From Border to Abortion, GOP Hopefuls Aim for a Breakout as Trump Faces Pro-Life Backlash


PHOTO: Republican presidential candidates, from left, North Dakota Gov. Doug Burgum, former New Jersey Gov. Chris Christie, former U.N. Ambassador Nikki Haley, Florida Gov. Ron DeSantis, entrepreneur Vivek Ramaswamy, Sen. Tim Scott (R-SC), and former Vice President Mike Pence, before the start of a Republican presidential primary debate hosted by FOX Business Network and Univision, Sept. 27, 2023, at the Ronald Reagan Presidential Library in Simi Valley, CA. (AP Photo/Mark Terrill)

Seven Republican presidential candidates took the debate stage last night, arguing their case on issues from the border to abortion, from China to Ukraine.

And some took on former President Donald Trump as well, specifically calling out his statements on abortion which have angered pro-lifers. The front-runner skipped the debate again, opting instead to give a competing speech in Michigan.
The GOP contenders tried to pitch their vision for the future of the party of Reagan while at the Reagan Library in Simi Valley, CA. For many of the candidates on stage, it was the time to try and make a splash in order to keep their campaigns going.
Many candidates are polling well behind former President Donald Trump. Some candidates were quick to note his absence.
“Where’s Joe Biden? He’s completely missing in action from leadership. You know who else is missing in action? Donald Trump is missing in action, he should be on this stage tonight. He owes it to you to defend his record where they added $7.8 trillion to the debt,” said Florida Governor Ron DeSantis in one of his barbs against Trump. 

Former New Jersey Governor Chris Christie, who has been one of the more forceful voices against Trump, tried to deliver his own zinger.

“Donald, I know you’re watching. You can’t help yourself. I know you’re watching, okay? And you’re not here tonight not because of polls and your indictments, but you’re not here tonight because you’re afraid of defending your record. You’re ducking these things, and I’ll tell you what’s going to happen, we’re not going to call you Donald Trump anymore, we’ll call you Donald Duck,” Christie said while looking into the camera. 
The economy and ‘Bidenomics’ were frequent targets for the candidates, as well as the southern border.
The debate moderators played a clip from President Ronald Reagan supporting amnesty when asking about reining in illegal immigration. It prompted calls to defund so-called sanctuary cities in an effort to stop illegal crossings. 
“We need to make sure we are a country of laws, the second we stop being a country of laws we give up everything this country was founded on. We have to secure the border, the way we do that is first of all defund sanctuary cities, you see what’s happening in Philadelphia right now it’s got to stop. We need to make sure we put 25,000 more border patrol and ICE agents on the ground and let them do their job,” said former South Carolina Governor and Ambassador Nikki Haley.

Technology entrepreneur Vivek Ramaswamy took it a step further. 

“I agree with everything, the Republicans on this stage are on the right side of this issue. Militarize the southern border, stop funding sanctuary cities. End foreign aid to Mexico and Central America to end the incentives to come across. But I do go a step further…I favor ending birthright citizenship for the kids of illegal immigrants of this country,” he said.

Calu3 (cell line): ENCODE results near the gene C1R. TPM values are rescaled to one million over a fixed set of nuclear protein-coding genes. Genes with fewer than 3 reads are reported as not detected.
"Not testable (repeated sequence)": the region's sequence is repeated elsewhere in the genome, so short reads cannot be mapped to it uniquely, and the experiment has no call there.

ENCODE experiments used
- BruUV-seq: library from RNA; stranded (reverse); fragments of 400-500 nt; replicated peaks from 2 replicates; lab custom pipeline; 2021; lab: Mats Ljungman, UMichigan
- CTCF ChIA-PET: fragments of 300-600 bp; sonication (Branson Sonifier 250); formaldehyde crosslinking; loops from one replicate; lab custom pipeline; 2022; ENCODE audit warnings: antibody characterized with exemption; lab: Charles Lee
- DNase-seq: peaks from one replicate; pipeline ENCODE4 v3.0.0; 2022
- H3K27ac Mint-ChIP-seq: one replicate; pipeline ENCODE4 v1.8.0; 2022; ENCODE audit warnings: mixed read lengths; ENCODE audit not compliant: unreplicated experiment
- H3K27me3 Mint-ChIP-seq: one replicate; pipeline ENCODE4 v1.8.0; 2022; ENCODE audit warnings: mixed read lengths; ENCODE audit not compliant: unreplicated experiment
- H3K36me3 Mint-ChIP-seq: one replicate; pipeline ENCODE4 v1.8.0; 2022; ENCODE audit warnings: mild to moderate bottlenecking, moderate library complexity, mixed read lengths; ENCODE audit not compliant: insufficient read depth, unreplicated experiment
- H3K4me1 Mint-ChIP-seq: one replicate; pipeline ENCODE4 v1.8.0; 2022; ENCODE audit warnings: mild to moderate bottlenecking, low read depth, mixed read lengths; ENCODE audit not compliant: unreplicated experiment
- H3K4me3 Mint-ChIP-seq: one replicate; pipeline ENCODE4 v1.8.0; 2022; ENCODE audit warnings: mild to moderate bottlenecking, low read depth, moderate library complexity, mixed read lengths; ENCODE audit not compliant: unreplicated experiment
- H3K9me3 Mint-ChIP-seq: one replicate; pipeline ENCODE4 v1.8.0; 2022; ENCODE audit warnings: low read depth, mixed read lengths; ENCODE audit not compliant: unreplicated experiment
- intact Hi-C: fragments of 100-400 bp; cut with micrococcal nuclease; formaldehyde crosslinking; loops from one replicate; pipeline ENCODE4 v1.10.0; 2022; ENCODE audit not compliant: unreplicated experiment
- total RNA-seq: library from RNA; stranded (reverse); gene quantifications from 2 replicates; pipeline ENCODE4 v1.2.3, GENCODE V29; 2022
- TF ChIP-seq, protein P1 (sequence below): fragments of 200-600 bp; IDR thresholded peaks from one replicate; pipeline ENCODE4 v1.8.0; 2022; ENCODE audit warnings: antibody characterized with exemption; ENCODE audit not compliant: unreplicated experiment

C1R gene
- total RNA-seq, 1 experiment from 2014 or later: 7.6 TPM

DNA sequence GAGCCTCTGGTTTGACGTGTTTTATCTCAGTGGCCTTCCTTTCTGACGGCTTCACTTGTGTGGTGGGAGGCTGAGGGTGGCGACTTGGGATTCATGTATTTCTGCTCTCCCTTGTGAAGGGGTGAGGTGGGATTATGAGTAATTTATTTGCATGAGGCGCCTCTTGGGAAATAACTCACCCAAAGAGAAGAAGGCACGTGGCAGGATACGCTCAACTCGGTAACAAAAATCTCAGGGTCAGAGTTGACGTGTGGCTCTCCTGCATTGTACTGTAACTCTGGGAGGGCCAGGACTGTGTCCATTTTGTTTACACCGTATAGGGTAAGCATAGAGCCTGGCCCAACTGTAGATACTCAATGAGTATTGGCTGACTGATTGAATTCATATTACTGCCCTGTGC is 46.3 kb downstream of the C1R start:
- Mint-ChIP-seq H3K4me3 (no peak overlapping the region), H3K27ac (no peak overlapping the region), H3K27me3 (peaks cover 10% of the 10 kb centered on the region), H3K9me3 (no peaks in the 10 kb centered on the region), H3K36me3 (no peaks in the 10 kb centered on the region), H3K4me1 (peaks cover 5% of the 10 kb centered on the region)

Ramaswamy’s southern border solution led South Carolina Sen. Tim Scott to attack him on another major foreign policy issue: ties to China. 

“Last debate he said we were all bought and paid for, and I thought about that for a little while and I said I can’t imagine how you can say that knowing that you were just in business with the Chinese Communist Party and the same people who funded Hunter Biden millions of dollars,” said Scott. 

Ramaswamy and Nikki Haley both enjoyed polling boosts after their first debate performances and they continued to spar during round two. Notably over Chinese-owned social media company TikTok and Ramaswamy’s unwillingness to ban it and, instead, join it. 

“I have a radical idea for the Republican Party. We need to win elections and part of how we win elections is reaching the next generation of Americans where they are. So when I get into office, I’ve been very clear. Kids under the age of 16 should not be using addictive social media. We’re only going to get to declaring independence from China, which I favor, if we win,” he said. 
“This is infuriating because TikTok is one of the most dangerous social media apps that we have and honestly every time I hear you I feel a little bit dumber for what you say. I can’t believe, they hear you have a TikTok situation. 150 million people are on TikTok, that means they can get your contacts, they can get your financial information,” she shot back. 
The issue of funding Ukraine to defend itself against Russia continued to divide the candidates, and late in the debate, the candidates were asked how abortion policies could impact election chances.

“I reject this idea that pro-lifers are to blame for midterm defeats. I think there are other reasons for that. The former President, he’s missing in action tonight, he’s had a lot to say about that, he should be here explaining his comments to say that somehow pro-life protections are a terrible thing,” said DeSantis. 

Trump Faces Big Rift with Pro-Lifers After Opposing Heartbeat Laws
Former President Trump offered up a speech to autoworkers in Michigan instead of debating, but his campaign did release a statement when the night was over. He called the night “boring” and “inconsequential” while saying he had a 40 to 50-point lead in the polls before calling for the RNC to end the debates.


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